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David I. Theodoropoulos, Las Sombras Biological Preserve, Box 337, La Honda, CA 94020-0337 USA
(408) 236-3728
dt@dtheo.org

Comments submitted to the NISC on 9 February 2008.

The following are my brief comments on the 2008 2012 National Invasive Species Management Plan.

http://www.invasivespeciesinfo.gov/council/mpdraft07.pdf

Also attached is a copy of a portion of my previous comments with many important points and unanswered questions - indeed, questions that have yet to be addressed by the NISC. [See: Comments on the NISC Draft management Plan, Prediction: Is it Possible, Unanswered Questions] The NISC has not addressed any of the serious problems I pointed out years ago. The NISC seems to be intent on ignoring all scientific and practical problems with its plan, and creating an expensive, pork barrel boondoggle for the American public. Remember the Mirex program? The Aedes aegyptii program in the 1960s? Hundreds of millions spent with zero beneficial result, and great harm done to the environment. The NISC's plans will repeat these mistakes many times over.

I again challenge the NISC to address any of the substantive questions I pose in my attached comments ("Prediction: Is it possible?"), and I challenge the NISC to stop the deliberate exclusion of skeptical voices from the process, and to invite any of the skeptical scientific voices, myself included, to come to the table and participate.

The NISC has persistent problems with failure to craft operational definitions: What is non-native? What is harm? What is an "invasion"?

Every species on the planet can be considered harmful by some criterion - how will economic harm and economic benefit be evaluated and balanced? More importantly, how will ecological harm be defined? If, as seems to be the usual practice, the mere presence of any species that is considered "non-native" is considered by some to be harm, how will you deal with the examples that follow?

The zebra mussel cleared polluted water in the Great Lakes, and increased native aquatic macrophytes and native fishes, increasing the catch of native yellow perch fivefold. What economic analysis has been done of the benefits of the removal of pollution, clearing of water, and increased fish catch? How does the dollar value of these benefits compare with the dollar values of harms such as intake pipe fouling? What procedures does the NISC have for conducting such evaluation?

The seeds of "invasive alien" plants are the preferred food for the endangered giant kangaroo rat (Dipodomys ingens) - what procedures does the NISC have in place to evaluate such benefits of "invaders" and balance them against putative "harm" from invaders?

"Invasive" eucalyptus in California are the preferred habitat for at-risk native monarch butterfly overwintering congregations - how will the NISC evaluate such phenomena? Ecological harm or ecological benefit? How will positive ecological impacts be compared with "negative" impacts? Does mere change equal harm? What justifies such a position? Many other examples like these have been detailed in my book "Invasion Biology: Critique of a Pseudoscience" - until such time as the NISC can effectively answer the substantive questions detailed there and in my attached comments, it must not institute policies which are based on a non-scientific and anecdotal foundation.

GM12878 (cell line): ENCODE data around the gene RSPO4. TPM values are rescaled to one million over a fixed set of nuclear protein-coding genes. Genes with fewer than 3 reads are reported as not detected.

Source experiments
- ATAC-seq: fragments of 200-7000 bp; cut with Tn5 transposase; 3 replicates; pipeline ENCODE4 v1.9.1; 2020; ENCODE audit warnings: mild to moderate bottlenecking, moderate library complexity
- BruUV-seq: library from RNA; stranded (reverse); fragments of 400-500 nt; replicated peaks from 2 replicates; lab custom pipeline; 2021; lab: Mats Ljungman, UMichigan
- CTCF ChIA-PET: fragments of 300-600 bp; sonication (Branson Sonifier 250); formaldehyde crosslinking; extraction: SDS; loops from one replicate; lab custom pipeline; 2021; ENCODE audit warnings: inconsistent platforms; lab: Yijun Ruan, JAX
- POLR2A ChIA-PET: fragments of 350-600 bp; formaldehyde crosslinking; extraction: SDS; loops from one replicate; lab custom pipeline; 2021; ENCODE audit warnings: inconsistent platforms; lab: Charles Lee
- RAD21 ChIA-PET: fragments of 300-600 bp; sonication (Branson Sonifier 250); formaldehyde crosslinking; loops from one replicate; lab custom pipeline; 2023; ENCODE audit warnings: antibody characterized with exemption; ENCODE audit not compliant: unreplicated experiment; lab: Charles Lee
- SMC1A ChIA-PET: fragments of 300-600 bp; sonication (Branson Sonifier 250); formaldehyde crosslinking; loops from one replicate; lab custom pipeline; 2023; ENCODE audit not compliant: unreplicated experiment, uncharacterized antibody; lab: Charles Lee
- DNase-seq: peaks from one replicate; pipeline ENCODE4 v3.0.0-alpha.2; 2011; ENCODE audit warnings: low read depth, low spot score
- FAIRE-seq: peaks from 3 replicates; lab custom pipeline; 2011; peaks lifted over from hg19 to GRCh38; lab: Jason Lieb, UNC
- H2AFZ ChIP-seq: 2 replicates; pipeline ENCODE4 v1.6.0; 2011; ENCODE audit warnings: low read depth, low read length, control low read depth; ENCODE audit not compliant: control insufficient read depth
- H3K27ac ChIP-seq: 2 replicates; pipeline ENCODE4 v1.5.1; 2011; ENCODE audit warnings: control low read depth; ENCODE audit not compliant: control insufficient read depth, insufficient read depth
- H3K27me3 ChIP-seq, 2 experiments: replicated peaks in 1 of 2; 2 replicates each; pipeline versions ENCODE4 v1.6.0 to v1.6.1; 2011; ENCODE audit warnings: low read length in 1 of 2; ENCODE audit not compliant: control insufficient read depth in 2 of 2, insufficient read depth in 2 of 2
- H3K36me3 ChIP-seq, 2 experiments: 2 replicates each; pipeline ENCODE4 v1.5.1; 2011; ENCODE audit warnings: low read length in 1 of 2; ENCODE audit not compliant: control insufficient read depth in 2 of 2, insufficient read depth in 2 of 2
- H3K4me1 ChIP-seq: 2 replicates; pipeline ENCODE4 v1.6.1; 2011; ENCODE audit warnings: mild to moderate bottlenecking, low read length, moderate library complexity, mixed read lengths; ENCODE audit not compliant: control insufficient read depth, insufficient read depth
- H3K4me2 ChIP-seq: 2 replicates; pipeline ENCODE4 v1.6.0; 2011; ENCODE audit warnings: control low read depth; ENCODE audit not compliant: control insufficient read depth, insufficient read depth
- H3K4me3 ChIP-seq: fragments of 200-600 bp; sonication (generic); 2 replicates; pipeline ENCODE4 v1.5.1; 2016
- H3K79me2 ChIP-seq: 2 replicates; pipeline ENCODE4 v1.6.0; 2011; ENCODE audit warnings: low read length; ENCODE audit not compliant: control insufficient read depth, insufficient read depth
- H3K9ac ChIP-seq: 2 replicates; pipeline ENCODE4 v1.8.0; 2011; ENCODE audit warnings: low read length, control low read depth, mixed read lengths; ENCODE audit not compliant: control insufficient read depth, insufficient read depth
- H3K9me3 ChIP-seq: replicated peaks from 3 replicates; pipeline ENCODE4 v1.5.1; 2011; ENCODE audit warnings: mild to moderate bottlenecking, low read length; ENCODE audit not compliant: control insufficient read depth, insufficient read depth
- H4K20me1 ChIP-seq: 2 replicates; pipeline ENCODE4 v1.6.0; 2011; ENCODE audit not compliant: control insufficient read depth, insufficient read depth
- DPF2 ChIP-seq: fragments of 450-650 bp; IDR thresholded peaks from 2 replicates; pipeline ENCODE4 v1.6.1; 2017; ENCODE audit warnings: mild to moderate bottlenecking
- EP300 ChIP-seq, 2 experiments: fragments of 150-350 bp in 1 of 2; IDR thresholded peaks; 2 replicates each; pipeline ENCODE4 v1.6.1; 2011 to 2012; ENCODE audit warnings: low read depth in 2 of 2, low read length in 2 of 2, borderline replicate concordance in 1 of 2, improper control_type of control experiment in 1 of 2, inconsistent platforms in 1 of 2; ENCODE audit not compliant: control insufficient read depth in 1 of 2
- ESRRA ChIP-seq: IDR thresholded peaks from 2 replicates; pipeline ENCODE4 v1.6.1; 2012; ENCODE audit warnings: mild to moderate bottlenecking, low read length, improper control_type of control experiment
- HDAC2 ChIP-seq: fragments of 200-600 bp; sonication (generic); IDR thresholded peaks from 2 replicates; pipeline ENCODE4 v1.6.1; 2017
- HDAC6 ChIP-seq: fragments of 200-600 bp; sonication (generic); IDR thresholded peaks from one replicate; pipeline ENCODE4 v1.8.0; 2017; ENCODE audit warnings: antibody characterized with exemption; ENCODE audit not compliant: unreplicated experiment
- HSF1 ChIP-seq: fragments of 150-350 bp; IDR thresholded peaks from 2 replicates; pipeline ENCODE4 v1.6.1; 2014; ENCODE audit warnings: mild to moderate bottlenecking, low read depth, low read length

What will be included in the definition of non-native? Will northward range expansions of native species (more and more likely, and even ecologically necessary, in response to climate change) be considered invasions? Will a native species be considered an invader if it appears several states away? In the next state? Next county? Will the endangered Mexican grey wolf be considered an invader if it moves northward? The jaguar, as it expands its range northward? The jaguar was present all the way into the boreal forests fringing the icecap during the last glaciation, showing that there are no ecological limits other than man to prevent its reinhabitation of its former range. While I would personally welcome the range expansion of these predators, wolves and jaguars would certainly have adverse economic impacts on ranchers - will the NISC then be in the business of exterminating endangered species? If not, what are the criteria involved in making such a decision? If not, why will economic harm be ignored in these cases? The horse was present here in North America until a mere 6000 years ago - is it to be considered native, or a non-native invader? Even the lion (Panthera leo, the same species as that currently found in Africa and Asia) inhabited the ice-free desert of northern Alaska during the last glaciation, and as such must be considered a native North American species.